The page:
There is both a presence (of perfect moments and little quirky moments) and a lack (of fascinating villains, Data solutions and Picard's formidable monologues) in Star Trek: Insurrection. Lighthearted, luminous and comic -- despite its Heart of Darkness intimations -- maybe tired of the collective consciousness of the Borg, Star Trek: Insurrection revolves around the Prime Directive which forbids the Federation to interfere with the natural development of other civilizations.
Trying to save the paradise world of the Ba'ku, whose planet, bathed in metaphasic radiation, reverses the process of aging, Picard and his crew find themselves battling not only the Son'a -- the dying race which wants to use the planet's resources at the expense of the Ba'ku -- but members of the Federation as well. Admiral Dougherty (Anthony Zerbe) tries to justify the Ba'ku relocation: After all, there are only 600 of them. But Jean-Luc Picard (Patrick Stewart) is not convinced by the numeric argument. How many people would it take to turn this act into a violation of the Prime Directive? A thousand? 50,000? A million?
Producer Rick Berman comments: "This is the story of Jean-Luc Picard's realization that no matter how small the group of people might be, the principles that the Federation is founded on must be upheld."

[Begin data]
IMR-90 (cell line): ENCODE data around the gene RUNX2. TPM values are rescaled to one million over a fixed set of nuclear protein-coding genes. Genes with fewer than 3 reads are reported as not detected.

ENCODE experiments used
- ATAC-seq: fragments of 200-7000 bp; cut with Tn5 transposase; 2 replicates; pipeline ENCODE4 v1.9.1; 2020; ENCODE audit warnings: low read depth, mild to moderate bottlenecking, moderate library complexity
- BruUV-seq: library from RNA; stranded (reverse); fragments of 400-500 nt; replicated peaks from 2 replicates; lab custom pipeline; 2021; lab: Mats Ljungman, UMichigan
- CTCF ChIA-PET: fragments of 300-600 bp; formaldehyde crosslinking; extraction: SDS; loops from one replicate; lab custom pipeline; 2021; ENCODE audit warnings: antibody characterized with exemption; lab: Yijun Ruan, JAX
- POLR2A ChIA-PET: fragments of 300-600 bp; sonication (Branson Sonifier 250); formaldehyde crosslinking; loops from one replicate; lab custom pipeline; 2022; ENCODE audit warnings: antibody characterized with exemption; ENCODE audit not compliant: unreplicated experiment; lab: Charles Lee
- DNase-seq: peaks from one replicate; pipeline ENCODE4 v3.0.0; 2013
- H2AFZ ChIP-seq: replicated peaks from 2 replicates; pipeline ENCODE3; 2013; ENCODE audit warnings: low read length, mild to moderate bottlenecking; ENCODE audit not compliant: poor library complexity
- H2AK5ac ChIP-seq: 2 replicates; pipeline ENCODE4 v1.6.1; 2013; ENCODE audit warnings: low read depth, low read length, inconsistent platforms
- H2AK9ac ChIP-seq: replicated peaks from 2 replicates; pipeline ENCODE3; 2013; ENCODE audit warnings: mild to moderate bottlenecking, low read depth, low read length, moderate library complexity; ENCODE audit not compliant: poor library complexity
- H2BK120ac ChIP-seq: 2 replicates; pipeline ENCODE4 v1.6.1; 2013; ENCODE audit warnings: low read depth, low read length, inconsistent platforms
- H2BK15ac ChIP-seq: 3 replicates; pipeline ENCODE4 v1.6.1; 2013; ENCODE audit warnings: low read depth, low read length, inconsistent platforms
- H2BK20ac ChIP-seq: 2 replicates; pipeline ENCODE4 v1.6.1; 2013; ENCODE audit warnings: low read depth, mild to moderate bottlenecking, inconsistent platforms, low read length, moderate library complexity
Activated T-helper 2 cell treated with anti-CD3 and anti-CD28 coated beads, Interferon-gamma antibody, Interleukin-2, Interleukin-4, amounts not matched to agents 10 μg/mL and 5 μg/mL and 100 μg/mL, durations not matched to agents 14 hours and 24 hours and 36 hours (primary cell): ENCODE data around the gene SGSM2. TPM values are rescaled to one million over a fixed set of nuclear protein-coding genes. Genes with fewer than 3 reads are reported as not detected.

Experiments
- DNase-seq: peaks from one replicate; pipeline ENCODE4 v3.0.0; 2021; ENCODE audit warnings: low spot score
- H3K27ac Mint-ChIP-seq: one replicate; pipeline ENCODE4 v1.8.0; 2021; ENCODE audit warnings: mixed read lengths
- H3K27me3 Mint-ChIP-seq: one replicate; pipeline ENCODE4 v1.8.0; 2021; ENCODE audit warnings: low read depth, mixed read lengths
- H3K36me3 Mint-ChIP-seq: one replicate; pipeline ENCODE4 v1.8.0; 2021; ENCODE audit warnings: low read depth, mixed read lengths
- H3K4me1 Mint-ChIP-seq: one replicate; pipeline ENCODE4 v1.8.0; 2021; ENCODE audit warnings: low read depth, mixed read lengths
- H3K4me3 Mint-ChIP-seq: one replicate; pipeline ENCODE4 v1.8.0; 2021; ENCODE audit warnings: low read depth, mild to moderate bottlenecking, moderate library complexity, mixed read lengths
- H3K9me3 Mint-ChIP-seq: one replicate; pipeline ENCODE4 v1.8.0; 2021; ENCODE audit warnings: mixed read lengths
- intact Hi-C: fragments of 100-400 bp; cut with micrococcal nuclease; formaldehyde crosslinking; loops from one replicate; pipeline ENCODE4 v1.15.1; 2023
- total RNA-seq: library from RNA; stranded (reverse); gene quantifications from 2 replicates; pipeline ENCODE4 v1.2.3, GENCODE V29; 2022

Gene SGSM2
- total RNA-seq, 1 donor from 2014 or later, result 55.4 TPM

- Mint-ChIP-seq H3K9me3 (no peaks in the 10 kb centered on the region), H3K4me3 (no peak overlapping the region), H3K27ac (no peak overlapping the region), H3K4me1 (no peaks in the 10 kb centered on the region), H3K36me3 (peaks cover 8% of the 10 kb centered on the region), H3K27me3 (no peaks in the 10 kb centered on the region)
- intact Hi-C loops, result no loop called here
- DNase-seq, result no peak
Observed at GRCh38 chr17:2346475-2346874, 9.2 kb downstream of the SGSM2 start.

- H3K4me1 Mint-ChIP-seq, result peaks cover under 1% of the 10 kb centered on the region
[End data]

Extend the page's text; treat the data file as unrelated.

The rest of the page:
The presence of a "fountain of youth" affects all the characters: A mambo-dancing Picard flirts with his reflection in the mirror before slipping into the action hero persona tailored for him by First Contact; a giddy Riker frolics in a bubble bath with Counselor Troi, the only member of the crew who looks in desperate need of rejuvenation; a thankful La Forge witnesses, for the first time, the burning colors of a sunrise.
There is a tender familiarity about the characters which is precisely what fans expect from every Star Trek movie, but in director Jonathan Frakes' Insurrection this familiarity leads to a plot-driven film. Upstaged by the film's moral dilemma -- what does it mean to be human? -- all the secondary plot lines seem to restrain the characters more than liberate them. Picard's interest in Anij (Donna Murphy), the 300-year-old Ba'ku woman -- "I am attracted to older women," he says when he finds out her real age; Riker's rekindled romance with Troi; Data's desire to experience childhood -- are all "perfect moments" in themselves, but somehow inconsequential.
True, Anij talks about "perfect moments" -- the Ba'ku's ability to prolong a second of beauty -- and that may explain the presence of these discrete episodes. But there are times when, remembering Data's infinitesimal moment of hesitation under the pressure of the Borg, we might experience a slight nostalgic feeling, an awkward absence.
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